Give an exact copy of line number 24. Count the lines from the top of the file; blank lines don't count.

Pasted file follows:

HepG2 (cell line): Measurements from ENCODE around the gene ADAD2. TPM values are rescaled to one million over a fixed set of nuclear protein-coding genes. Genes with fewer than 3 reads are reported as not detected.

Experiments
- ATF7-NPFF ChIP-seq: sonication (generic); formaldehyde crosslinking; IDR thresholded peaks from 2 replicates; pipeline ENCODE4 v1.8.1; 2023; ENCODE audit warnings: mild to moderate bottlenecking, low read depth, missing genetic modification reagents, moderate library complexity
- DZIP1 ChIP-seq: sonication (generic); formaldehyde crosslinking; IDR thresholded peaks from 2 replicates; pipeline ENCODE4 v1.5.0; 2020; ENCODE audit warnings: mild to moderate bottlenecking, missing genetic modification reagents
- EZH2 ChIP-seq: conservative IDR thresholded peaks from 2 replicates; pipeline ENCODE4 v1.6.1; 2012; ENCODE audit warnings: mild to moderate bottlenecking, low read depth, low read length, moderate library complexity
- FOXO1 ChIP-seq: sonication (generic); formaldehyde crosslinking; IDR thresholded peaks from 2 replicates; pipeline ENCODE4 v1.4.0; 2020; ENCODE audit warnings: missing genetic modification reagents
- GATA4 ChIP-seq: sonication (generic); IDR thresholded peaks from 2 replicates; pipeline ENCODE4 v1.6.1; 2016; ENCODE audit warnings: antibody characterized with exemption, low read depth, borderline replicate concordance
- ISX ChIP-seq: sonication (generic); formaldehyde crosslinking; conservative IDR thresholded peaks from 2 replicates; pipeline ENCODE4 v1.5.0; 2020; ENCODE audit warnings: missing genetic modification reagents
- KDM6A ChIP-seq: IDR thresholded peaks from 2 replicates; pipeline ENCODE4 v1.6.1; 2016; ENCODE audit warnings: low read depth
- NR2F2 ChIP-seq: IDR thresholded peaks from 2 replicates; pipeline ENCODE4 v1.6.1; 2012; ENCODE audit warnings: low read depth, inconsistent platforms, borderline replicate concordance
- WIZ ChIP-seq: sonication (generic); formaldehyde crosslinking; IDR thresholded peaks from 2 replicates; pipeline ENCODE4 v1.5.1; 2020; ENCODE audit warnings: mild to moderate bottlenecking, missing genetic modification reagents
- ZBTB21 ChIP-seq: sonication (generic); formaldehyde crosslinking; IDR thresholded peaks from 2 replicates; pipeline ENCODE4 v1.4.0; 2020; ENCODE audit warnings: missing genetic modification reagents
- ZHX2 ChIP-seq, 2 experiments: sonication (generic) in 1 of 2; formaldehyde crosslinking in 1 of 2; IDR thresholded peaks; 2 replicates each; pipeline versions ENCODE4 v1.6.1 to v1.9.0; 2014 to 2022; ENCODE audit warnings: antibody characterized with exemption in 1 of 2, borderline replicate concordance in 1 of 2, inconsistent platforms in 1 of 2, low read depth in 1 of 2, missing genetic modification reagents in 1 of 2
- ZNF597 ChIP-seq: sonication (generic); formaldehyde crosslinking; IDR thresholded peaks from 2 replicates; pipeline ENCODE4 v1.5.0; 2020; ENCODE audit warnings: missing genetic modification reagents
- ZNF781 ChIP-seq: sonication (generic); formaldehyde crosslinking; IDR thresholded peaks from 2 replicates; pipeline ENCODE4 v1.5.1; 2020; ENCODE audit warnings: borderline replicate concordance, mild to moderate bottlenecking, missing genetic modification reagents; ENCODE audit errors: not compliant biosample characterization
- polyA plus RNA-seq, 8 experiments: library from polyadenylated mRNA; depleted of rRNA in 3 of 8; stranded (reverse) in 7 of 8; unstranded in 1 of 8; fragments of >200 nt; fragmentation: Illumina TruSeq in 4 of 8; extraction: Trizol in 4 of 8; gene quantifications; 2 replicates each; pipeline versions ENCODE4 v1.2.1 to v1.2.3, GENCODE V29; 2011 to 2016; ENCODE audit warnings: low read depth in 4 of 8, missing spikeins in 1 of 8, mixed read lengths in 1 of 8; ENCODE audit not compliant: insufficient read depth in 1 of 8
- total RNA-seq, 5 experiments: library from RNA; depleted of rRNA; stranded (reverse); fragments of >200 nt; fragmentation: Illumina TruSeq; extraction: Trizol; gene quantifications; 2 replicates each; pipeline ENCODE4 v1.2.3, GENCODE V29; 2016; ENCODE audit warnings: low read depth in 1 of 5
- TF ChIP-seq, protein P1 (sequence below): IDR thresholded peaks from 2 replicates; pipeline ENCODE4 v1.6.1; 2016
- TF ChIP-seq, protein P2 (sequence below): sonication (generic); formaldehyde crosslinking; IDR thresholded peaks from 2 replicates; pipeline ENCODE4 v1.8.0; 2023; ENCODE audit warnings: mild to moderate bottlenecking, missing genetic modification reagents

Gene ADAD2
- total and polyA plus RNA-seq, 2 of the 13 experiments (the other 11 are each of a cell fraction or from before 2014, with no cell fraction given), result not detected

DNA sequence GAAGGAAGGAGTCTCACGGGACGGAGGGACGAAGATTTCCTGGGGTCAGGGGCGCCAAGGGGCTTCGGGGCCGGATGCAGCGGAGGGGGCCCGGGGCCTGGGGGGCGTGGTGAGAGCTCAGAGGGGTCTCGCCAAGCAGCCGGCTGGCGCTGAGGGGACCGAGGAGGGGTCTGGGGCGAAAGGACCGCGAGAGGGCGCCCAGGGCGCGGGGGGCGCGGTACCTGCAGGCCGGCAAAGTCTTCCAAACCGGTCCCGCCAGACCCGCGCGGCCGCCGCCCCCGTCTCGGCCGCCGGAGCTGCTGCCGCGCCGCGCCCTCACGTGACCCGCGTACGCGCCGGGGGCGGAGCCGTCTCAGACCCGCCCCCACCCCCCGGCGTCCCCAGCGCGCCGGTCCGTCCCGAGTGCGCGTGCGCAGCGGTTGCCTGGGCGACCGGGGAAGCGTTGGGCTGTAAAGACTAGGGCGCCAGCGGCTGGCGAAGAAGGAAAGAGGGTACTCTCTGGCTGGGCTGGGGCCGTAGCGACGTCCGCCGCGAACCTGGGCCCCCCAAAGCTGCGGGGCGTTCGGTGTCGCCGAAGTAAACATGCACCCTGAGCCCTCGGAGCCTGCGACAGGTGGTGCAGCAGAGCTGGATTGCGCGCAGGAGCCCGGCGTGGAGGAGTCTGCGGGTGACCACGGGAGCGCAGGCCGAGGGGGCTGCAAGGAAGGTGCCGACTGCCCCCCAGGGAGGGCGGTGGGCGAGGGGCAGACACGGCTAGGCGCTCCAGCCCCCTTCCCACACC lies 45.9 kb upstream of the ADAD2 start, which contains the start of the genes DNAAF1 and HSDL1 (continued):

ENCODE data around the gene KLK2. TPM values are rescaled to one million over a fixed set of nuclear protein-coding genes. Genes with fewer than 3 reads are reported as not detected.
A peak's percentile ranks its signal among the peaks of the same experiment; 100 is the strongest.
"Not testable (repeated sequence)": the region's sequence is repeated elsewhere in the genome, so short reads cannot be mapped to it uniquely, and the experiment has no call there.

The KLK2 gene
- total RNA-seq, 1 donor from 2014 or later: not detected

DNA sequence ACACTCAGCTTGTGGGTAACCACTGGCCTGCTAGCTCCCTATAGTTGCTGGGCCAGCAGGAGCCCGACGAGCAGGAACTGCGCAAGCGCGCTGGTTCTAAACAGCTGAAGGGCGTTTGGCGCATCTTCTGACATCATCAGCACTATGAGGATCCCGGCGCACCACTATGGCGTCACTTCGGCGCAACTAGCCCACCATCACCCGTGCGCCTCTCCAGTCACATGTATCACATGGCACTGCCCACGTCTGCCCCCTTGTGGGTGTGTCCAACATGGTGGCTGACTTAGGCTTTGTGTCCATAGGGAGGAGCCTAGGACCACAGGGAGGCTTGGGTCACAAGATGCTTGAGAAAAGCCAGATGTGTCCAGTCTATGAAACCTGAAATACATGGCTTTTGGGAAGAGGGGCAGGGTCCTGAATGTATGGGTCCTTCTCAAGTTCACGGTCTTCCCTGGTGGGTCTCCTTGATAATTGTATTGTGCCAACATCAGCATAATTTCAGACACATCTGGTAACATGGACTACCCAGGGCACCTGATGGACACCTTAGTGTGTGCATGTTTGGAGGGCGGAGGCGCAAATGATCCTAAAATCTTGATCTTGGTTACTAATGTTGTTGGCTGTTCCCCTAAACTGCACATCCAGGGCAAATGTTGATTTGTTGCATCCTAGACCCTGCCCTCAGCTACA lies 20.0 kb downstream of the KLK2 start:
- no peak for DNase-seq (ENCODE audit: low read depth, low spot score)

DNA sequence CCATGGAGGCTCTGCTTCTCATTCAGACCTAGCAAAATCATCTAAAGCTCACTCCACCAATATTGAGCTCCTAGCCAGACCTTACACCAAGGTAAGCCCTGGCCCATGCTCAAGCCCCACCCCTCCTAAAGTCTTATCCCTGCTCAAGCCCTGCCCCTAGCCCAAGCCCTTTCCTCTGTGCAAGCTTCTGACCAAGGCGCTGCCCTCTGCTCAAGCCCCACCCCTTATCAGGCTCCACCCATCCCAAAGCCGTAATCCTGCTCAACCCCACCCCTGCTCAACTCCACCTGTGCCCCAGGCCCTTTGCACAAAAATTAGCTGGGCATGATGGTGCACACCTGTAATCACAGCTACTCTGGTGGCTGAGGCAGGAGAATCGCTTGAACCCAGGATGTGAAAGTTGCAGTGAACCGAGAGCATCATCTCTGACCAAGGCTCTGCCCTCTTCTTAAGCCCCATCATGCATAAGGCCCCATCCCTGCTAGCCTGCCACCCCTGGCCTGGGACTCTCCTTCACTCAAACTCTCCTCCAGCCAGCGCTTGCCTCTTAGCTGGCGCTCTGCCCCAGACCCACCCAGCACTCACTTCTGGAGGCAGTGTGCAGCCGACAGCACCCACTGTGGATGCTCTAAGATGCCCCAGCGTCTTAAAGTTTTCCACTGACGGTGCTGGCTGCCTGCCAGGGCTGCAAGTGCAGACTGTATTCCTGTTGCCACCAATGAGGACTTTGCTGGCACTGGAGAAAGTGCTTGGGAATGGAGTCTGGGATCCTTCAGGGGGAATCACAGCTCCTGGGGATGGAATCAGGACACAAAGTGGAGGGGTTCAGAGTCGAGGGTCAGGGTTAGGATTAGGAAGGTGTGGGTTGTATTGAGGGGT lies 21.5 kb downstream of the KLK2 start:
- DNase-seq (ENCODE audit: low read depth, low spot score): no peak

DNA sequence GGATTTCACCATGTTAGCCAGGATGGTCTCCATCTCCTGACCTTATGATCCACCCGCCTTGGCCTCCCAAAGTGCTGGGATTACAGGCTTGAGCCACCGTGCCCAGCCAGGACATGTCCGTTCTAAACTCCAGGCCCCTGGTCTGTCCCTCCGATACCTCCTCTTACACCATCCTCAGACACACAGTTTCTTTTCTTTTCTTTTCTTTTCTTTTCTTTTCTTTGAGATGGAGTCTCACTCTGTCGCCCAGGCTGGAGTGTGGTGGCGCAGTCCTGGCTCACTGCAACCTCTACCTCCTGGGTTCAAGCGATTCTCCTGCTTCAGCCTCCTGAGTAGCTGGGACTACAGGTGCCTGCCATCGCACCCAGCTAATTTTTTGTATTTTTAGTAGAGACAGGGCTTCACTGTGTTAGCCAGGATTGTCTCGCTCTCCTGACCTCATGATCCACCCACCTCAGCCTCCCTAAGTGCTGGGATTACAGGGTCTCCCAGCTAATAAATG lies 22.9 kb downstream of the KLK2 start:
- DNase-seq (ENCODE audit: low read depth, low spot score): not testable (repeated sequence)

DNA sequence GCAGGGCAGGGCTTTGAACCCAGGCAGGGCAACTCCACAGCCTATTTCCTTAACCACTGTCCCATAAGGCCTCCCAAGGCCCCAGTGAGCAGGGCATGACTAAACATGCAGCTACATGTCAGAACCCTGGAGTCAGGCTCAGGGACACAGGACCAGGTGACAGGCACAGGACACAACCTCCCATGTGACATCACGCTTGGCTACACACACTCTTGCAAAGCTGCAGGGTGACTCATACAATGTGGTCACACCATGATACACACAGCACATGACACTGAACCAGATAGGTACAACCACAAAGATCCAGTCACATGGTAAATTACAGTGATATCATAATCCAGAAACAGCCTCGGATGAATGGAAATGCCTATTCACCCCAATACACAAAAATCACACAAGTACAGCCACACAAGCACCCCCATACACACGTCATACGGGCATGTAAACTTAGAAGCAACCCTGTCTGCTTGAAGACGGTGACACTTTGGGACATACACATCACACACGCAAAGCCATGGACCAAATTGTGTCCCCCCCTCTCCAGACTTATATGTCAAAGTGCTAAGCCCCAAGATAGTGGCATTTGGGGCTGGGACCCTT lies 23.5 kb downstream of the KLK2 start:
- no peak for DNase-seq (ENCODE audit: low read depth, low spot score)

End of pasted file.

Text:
A peak's percentile ranks its signal among the peaks of the same experiment; 100 is the strongest.